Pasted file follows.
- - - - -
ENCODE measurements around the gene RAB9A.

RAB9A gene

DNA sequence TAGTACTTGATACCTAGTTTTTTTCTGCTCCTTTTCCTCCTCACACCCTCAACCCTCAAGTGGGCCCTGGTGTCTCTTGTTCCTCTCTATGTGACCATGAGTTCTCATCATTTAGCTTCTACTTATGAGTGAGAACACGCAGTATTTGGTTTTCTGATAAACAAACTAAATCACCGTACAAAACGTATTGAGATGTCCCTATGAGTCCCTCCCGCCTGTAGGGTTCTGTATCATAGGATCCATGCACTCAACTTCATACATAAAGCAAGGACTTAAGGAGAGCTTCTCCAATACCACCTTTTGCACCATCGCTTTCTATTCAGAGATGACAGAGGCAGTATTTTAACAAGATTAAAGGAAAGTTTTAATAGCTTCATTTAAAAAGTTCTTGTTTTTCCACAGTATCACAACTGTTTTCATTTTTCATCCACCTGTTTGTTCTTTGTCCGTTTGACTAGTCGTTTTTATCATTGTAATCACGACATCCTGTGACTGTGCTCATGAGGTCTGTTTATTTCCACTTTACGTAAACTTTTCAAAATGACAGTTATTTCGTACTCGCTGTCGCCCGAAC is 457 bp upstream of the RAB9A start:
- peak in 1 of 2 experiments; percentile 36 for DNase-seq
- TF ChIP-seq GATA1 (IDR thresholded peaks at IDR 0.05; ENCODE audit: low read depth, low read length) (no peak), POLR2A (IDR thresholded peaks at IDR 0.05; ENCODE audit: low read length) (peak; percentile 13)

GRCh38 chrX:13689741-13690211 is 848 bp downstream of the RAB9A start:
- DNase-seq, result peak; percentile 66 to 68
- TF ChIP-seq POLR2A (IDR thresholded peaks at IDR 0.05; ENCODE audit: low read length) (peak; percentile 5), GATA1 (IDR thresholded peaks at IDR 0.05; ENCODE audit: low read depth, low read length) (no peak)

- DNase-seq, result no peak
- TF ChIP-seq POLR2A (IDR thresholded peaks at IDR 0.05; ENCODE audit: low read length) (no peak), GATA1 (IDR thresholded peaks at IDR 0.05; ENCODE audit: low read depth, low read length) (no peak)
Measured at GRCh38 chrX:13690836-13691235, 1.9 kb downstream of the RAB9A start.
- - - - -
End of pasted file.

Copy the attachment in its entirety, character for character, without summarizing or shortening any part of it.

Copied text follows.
ENCODE measurements around the gene RAB9A.

RAB9A gene

DNA sequence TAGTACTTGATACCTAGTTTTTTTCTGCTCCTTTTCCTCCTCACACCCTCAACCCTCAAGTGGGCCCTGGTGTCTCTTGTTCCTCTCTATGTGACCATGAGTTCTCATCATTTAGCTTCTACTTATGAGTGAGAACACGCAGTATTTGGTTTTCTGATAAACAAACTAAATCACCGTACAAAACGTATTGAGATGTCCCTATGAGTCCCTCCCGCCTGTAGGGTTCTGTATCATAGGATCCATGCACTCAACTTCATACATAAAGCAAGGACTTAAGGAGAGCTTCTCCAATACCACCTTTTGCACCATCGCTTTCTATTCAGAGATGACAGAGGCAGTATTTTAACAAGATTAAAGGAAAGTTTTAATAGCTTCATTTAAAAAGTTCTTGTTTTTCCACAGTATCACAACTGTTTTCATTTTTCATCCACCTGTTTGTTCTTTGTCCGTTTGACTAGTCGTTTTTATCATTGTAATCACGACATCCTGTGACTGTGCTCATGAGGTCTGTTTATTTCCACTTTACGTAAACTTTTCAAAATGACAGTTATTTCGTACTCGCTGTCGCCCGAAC is 457 bp upstream of the RAB9A start:
- peak in 1 of 2 experiments; percentile 36 for DNase-seq
- TF ChIP-seq GATA1 (IDR thresholded peaks at IDR 0.05; ENCODE audit: low read depth, low read length) (no peak), POLR2A (IDR thresholded peaks at IDR 0.05; ENCODE audit: low read length) (peak; percentile 13)

GRCh38 chrX:13689741-13690211 is 848 bp downstream of the RAB9A start:
- DNase-seq, result peak; percentile 66 to 68
- TF ChIP-seq POLR2A (IDR thresholded peaks at IDR 0.05; ENCODE audit: low read length) (peak; percentile 5), GATA1 (IDR thresholded peaks at IDR 0.05; ENCODE audit: low read depth, low read length) (no peak)

- DNase-seq, result no peak
- TF ChIP-seq POLR2A (IDR thresholded peaks at IDR 0.05; ENCODE audit: low read length) (no peak), GATA1 (IDR thresholded peaks at IDR 0.05; ENCODE audit: low read depth, low read length) (no peak)
Measured at GRCh38 chrX:13690836-13691235, 1.9 kb downstream of the RAB9A start.